#50for50: Volume 10 ▪️ Matt Morris ▪️ 19 years old ▪️ Monroe County
“I’ve been in Special Olympics for five years. I play soccer, basketball and floor hockey. My mom went online and signed me up. I think it’s good. The friends. I have been coming to Fall Fest for five years. It was a good weekend. I scored a goal in soccer. I like running. I like the dance and Opening Ceremonies. I like the sports. I like video games and I like zombie movies. I graduated from Pleasant Valley High School.”
This month’s Volunteer Spotlights brings us to Bedford County and to the story of the Raynes Family. Jenn Leibfreid and Jeff Raynes are the Long Distance Running/Walking coaches in Bedford. Their 12-year-old daughter, Charlotte, began promoting Special Olympics and inclusion at her school and their 7-year-old son Will wants to be a Unified partner for LDR/W.
“We get back more than we could ever give. We thought we would try this out and now we can’t imagine life without it.”
Jenn Leibfreid, Bedford County
Throughout the course of their seasons coaching in Bedford, they began coaching Tyler, who is an LDR/W athlete. During their time together, Jenn and Jeff noticed that Tyler was having difficulty at home and reported it to Adult Protective Services. He was going to be sent to a homeless shelter outside of the county, but instead the Raynes family made the decision to take Tyler into their home and they now have full custody.
Recently, Tyler celebrated his 27th birthday with his new family and when they asked him how that party compared to other birthday parties he had, Tyler told them that was the first birthday party that’s ever been thrown for him.
Together Tyler and the Raynes family are working hard toward finding a permanent solution that works best for Tyler, but in the meantime, he’s enjoying life with the Raynes’ and competing in Special Olympics.
#50for50: Volume 9 ▪️ Emma Donnelly ▪️ Kensington High School ▪️ Philadelphia County
“My parents are both from Northern Ireland. I’m considered Irish-American. I don’t know if you can hear the accent a little bit. Some people can hear it. I went to Ireland last summer and it was fun. It’s a pretty good lifestyle, but it gets a little boring after while. You know what? It gets cold there. And it’s not like here. Here is very, very, very good and I don’t want to live in Ireland. I want to stay right where I am in Fishtown and not move anywhere else. I like to walk with my dog and see my friends. I go by some of their houses and say ‘Hey, how are you?’ and they say ‘Hi’ back to me. … I’m loving the Special Olympics. It’s kind of competitive with all the other schools, but it’s pretty fun to get to congratulate all the other teams and talk to them and things like that. It’s my second year doing bocce. Our coach, Mr. [Brandon] Hirsch, he’s really into the game with us and really shows respect for us. He really loves us and really loves our team. It’s really, really fun and competitive and I love the experience. You feel regular playing bocce. I’m autism and I feel normal. I like to talk to everybody and they talk back to me and play jokes on me. It’s the best feeling for me. … I’m thinking about doing Project SEARCH at Drexel University. It’s for people on the autism spectrum. I’m going to do an interview in March and if I do well on it, I’ll get accepted there and maybe get a job. … I want to do public speaking. I spoke at the Opening Ceremony today. It was pretty good and I wasn’t nervous at all. I also speak at church. I read there, not every Sunday but some Sundays. The news was here [at the Unified Bocce Championships] today I did want to be on TV and say some things. But, you know what? It’s all good. Maybe next time.”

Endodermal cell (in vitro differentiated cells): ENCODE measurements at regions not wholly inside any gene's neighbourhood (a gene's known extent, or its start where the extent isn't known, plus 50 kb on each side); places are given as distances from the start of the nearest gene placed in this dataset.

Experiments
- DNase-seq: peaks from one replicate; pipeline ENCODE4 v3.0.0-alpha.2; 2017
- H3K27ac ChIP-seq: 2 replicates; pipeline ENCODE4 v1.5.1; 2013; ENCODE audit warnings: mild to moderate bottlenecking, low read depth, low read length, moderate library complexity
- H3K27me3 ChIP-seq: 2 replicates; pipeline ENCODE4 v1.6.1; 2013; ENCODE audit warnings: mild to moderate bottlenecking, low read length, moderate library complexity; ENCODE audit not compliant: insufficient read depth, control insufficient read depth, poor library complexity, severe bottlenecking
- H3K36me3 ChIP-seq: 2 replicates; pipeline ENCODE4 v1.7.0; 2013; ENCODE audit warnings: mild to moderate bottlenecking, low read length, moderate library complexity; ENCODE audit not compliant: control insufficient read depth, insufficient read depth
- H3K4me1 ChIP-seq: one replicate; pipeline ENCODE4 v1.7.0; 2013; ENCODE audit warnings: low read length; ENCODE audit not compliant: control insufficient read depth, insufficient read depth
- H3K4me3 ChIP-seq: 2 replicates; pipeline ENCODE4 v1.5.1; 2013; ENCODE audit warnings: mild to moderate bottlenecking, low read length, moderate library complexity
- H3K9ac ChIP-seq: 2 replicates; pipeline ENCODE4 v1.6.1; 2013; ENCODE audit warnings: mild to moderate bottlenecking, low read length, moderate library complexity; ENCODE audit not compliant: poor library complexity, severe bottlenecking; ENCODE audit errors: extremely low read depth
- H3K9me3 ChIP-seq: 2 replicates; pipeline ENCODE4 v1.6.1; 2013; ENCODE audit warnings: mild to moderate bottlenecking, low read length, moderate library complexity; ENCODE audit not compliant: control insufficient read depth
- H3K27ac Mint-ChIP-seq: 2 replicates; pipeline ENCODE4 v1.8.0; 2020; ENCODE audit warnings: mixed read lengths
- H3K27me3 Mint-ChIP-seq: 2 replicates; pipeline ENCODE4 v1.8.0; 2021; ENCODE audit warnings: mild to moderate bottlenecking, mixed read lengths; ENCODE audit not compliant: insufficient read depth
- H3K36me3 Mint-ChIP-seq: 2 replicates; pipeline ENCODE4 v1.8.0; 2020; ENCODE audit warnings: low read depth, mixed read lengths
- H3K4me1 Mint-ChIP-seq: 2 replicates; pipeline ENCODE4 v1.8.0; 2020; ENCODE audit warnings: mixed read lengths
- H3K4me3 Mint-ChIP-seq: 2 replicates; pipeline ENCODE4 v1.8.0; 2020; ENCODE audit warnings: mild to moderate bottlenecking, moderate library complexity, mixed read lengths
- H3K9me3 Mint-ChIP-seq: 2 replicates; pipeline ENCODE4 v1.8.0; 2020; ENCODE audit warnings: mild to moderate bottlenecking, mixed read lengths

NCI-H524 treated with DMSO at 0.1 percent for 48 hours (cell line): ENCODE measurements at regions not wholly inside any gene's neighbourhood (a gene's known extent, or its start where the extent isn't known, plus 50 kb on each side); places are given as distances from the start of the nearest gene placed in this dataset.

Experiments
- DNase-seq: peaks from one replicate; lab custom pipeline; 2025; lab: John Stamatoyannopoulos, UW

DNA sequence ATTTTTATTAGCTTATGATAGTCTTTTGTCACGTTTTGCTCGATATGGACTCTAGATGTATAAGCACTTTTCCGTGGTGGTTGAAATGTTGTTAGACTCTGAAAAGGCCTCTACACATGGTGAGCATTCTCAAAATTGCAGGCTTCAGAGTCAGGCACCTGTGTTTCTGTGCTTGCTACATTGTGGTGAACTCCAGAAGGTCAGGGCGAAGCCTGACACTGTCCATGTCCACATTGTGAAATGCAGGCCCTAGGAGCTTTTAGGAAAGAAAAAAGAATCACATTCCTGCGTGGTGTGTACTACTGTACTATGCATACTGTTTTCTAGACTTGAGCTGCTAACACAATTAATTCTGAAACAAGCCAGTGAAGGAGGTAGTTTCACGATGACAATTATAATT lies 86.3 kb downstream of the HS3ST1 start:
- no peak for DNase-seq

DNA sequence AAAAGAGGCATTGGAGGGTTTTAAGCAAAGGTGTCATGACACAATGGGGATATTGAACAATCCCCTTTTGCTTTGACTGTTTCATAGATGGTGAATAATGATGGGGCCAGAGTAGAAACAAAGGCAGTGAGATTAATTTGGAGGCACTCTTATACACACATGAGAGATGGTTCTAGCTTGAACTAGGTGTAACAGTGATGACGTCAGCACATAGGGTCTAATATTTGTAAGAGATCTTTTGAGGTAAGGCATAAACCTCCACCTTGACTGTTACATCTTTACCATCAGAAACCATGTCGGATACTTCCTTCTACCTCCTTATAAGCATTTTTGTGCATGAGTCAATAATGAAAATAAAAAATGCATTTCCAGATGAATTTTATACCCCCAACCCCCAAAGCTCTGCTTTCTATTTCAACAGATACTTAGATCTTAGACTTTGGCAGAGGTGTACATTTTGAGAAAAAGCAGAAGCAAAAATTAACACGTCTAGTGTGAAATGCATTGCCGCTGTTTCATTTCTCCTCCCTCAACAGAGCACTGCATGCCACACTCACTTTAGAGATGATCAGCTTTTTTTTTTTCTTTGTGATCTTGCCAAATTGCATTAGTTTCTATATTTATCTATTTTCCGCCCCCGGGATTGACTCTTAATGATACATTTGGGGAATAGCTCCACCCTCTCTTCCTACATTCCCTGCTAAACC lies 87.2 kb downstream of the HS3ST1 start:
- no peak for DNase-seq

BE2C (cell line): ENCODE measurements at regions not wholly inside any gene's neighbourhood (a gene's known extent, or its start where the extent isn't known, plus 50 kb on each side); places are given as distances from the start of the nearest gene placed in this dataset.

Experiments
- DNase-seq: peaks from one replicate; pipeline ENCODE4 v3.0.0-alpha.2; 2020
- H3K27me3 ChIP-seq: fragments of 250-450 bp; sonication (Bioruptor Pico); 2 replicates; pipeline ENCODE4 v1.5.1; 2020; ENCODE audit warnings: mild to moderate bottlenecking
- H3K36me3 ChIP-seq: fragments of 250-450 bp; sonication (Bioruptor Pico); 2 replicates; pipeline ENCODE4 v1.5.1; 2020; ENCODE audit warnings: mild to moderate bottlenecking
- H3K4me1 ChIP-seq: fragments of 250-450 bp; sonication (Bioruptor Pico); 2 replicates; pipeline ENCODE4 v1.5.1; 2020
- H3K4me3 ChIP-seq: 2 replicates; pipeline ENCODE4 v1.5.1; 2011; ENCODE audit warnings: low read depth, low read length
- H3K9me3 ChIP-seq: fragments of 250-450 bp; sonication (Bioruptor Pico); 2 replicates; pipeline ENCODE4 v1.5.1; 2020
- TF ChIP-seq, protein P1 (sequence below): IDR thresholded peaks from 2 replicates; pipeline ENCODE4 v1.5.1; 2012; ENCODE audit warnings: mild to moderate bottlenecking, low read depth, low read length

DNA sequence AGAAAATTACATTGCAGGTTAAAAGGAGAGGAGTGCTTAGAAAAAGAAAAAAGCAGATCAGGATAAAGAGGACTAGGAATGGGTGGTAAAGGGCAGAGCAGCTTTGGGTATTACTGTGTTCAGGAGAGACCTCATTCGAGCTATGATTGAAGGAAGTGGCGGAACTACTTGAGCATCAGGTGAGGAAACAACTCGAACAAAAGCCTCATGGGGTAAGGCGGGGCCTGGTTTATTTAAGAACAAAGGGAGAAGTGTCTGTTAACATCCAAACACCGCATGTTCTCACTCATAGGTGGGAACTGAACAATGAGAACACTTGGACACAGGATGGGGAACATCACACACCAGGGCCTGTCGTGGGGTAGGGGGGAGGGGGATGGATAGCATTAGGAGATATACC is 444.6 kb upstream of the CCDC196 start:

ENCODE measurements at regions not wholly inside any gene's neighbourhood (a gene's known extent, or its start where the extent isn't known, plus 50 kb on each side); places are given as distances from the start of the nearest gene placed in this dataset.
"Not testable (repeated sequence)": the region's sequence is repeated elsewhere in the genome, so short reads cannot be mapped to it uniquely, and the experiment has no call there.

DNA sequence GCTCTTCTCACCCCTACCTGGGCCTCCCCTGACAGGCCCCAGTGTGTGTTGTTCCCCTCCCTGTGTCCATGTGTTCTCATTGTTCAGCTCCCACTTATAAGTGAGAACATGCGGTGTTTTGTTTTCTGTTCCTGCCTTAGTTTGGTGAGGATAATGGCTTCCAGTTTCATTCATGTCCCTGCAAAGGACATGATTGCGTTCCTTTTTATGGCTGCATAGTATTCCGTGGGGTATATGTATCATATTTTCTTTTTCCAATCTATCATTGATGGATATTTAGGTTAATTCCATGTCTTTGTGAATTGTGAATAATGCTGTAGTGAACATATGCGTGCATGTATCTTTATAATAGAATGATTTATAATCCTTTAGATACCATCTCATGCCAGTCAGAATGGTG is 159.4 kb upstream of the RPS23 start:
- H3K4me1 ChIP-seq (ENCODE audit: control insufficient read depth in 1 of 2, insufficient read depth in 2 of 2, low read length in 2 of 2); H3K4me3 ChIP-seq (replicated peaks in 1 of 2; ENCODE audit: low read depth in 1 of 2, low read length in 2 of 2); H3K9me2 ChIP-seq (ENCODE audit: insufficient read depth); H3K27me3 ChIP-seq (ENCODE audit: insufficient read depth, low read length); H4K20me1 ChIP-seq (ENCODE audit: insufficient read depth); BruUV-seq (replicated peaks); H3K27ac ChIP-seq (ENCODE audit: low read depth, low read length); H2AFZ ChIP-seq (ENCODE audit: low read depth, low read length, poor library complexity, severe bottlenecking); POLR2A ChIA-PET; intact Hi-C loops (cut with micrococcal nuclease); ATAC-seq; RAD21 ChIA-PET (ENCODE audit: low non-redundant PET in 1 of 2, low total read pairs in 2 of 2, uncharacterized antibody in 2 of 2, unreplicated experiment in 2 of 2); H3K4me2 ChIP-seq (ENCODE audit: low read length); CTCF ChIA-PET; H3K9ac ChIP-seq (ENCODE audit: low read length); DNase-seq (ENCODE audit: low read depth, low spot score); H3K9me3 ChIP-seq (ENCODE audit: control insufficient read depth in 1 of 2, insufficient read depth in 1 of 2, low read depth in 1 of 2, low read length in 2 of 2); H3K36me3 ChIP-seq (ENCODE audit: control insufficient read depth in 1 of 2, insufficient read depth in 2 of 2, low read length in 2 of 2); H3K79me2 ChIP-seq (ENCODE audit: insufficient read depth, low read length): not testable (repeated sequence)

#50for50: Volume 8 ▪️ Diamonte Anderson ▪️ 24 years old ▪️ Beaver County
“I’m from Beaver County Special Olympics and I play soccer. I’ve been playing for a few years. I got involved through school. It makes me feel happy, healthy. It keeps me in good shape. It got me into weight lifting too, to stay healthy and to stay fit. I just lift weights to stay fit, but I’m thinking about [competing in] powerlifting. Probably next Fall I should do it because I’ll be 25. I’m a man. I can do it. … I want to be a male model. That’s why I like taking pictures. I want to send them to a modeling agency. I’m very social and friendly. … My favorite part is hanging out with friends and socializing. It’s like a big family. It’s a big friendship type of thing. It’s about being nice and being respectful. Sometimes, you might catch heat or some people might have an attitude, but just stay positive and you’ll be good. … I would tell people that [Special Olympics] is great for Autism, Down syndrome, Asperger syndrome — everybody’s different but we all can do it. If you want to try to do Special Olympics, go out, do it, have fun, have friends or family help you and you’ll be good. And be nice and be social.”